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Chickenpox is a very common childhood illness, caused by a virus called varicella. It starts with red bumps that become small, yellowish blisters affecting the whole body – including the mouth and genitals (which can be very painful). They then open before scabbing over. These are very itchy and can make your child miserable. They may have a temperature, a cough and a runny nose. Children are able to pass the virus to others from the day before the rash appears until the last spot has scabbed over.
Chickenpox rarely needs treatment, unless in a new-born baby, or in a child with a known weak immune system ( i.e. weakened immune system due to anti-cancer treatment, immunosuppressive treatment or genetic immunodeficiency). If you are not sure it is chickenpox look at other childhood rashes here.
Has blue lips
Go to the nearest Hospital Emergency (A&E) Department or phone 999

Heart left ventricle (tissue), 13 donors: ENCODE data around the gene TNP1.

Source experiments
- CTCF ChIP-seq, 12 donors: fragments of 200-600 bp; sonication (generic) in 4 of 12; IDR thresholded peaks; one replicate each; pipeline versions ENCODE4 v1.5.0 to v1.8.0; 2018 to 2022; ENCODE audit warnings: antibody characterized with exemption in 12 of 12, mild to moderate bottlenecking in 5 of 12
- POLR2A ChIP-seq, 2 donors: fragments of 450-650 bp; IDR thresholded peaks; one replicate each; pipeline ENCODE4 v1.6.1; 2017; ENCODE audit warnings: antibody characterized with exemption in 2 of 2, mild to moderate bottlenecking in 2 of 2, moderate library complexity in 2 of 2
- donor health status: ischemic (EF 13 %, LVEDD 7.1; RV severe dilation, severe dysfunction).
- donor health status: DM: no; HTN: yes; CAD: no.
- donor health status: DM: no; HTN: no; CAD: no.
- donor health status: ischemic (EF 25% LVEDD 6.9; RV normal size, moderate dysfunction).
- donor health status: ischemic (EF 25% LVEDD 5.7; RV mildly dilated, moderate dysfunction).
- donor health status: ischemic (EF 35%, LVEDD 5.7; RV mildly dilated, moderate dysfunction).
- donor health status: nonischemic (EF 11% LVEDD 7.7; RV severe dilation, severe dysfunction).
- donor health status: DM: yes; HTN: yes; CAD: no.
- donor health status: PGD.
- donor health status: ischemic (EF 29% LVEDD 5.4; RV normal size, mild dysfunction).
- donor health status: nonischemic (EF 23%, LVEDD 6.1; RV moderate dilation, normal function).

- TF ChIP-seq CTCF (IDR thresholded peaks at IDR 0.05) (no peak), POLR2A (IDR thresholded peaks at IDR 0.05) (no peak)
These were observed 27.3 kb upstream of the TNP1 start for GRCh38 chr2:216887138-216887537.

Please ring your GP surgery or call NHS 111 - dial 111
If symptoms persist for 4 hours or more and you have not been able to speak to either a member of staff from your GP practice or to NHS 111 staff, recheck that your child has not developed any red features.
If none of the above features present:
Continue providing your child’s care at home. If you are still concerned about your child, speak to your health visitor, local pharmacist or call NHS 111– dial 111. Avoid nursery or school for 5 days from rash onset or until all spots are fully scabbed over.
Continue providing your child’s care at home. If you are still concerned about your child, speak to your health visitor, local pharmacist or call NHS 111– dial 111
Children and young people who are unwell and have a high temperature should stay at home. They can go back to school, college or childcare when they no longer have a high temperature, and they are well enough to attend.
Seeing your child unwell with chickenpox can be very distressing for a parent and while there is usually no treatment for the virus itself, there are simple things you can do to make your child more comfortable:
The chickenpox vaccine is a vaccine used to prevent catching and spreading the disease. It is not part of the standard vaccine programme but is offered to childrenwho are at increased risk of severe chickenpox infection and to those with a family member at risk of complications. It is also available privately through travel clinics and pharmacies and costs between £120-£200. More information is available here.
This guidance is written by healthcare professionals from across Hampshire, Dorset and the Isle of Wight.